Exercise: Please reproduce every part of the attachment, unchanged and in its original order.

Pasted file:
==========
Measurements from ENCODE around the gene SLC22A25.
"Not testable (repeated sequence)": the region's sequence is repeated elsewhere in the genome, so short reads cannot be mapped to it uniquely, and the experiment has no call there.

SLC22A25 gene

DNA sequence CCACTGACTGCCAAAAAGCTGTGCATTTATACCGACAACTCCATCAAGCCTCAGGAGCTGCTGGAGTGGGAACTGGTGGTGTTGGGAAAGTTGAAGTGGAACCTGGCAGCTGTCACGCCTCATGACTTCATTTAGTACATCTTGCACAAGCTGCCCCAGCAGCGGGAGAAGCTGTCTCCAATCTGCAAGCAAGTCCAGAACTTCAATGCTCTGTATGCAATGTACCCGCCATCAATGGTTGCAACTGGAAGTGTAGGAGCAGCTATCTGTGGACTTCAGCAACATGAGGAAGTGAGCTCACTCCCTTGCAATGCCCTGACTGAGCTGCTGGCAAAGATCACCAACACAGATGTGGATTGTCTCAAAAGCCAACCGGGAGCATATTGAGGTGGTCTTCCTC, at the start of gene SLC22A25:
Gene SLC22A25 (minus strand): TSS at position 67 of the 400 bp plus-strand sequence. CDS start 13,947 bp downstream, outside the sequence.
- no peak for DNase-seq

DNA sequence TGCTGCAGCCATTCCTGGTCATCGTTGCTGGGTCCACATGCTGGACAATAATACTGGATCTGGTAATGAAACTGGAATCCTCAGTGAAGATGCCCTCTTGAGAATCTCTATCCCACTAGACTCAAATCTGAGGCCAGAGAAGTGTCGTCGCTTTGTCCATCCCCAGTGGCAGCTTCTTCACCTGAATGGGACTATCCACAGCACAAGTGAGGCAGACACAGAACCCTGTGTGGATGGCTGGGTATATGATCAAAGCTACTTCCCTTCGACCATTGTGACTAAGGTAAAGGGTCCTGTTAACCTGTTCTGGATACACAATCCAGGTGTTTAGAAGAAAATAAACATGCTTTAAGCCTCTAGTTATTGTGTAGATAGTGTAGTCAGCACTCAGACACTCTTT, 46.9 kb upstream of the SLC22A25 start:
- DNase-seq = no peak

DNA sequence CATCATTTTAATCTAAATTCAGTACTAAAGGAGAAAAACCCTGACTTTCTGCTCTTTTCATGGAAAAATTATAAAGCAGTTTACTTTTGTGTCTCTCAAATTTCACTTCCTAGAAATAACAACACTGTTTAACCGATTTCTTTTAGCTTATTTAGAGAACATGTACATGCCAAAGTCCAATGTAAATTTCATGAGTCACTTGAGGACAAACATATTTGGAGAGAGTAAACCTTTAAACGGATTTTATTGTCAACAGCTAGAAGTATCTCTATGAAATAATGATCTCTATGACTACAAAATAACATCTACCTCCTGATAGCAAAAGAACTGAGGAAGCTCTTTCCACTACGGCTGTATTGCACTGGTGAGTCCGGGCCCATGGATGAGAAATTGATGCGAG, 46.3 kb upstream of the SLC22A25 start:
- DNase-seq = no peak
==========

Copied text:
Measurements from ENCODE around the gene SLC22A25.
"Not testable (repeated sequence)": the region's sequence is repeated elsewhere in the genome, so short reads cannot be mapped to it uniquely, and the experiment has no call there.

SLC22A25 gene

DNA sequence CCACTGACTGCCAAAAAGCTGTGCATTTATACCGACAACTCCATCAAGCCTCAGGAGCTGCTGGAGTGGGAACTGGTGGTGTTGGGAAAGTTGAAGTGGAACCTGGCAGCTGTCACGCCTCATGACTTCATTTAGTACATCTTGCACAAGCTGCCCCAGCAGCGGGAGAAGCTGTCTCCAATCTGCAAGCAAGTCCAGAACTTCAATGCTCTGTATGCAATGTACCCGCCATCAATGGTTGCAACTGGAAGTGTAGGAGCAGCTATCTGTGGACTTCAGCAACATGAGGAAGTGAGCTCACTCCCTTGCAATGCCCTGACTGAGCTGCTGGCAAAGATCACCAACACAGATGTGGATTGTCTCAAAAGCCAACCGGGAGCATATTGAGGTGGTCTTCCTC, at the start of gene SLC22A25:
Gene SLC22A25 (minus strand): TSS at position 67 of the 400 bp plus-strand sequence. CDS start 13,947 bp downstream, outside the sequence.
- no peak for DNase-seq

DNA sequence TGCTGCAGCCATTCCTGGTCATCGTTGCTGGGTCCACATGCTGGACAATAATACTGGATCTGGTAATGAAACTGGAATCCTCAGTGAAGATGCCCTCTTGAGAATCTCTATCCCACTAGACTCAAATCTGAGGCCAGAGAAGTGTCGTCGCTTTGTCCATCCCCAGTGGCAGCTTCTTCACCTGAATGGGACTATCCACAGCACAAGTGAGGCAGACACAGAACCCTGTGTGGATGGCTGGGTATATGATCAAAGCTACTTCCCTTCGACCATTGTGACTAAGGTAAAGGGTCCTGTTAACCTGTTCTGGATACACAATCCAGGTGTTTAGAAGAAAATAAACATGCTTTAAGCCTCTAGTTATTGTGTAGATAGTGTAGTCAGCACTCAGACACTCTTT, 46.9 kb upstream of the SLC22A25 start:
- DNase-seq = no peak

DNA sequence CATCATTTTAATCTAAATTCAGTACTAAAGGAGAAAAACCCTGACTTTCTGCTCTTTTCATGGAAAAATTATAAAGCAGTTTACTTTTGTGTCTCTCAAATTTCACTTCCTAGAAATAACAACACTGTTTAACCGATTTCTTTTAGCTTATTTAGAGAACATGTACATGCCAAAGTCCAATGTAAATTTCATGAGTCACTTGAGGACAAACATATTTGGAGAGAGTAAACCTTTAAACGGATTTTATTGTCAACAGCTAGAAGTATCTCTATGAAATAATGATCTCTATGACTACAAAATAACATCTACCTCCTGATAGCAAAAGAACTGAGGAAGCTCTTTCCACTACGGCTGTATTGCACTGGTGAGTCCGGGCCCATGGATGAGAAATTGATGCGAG, 46.3 kb upstream of the SLC22A25 start:
- DNase-seq = no peak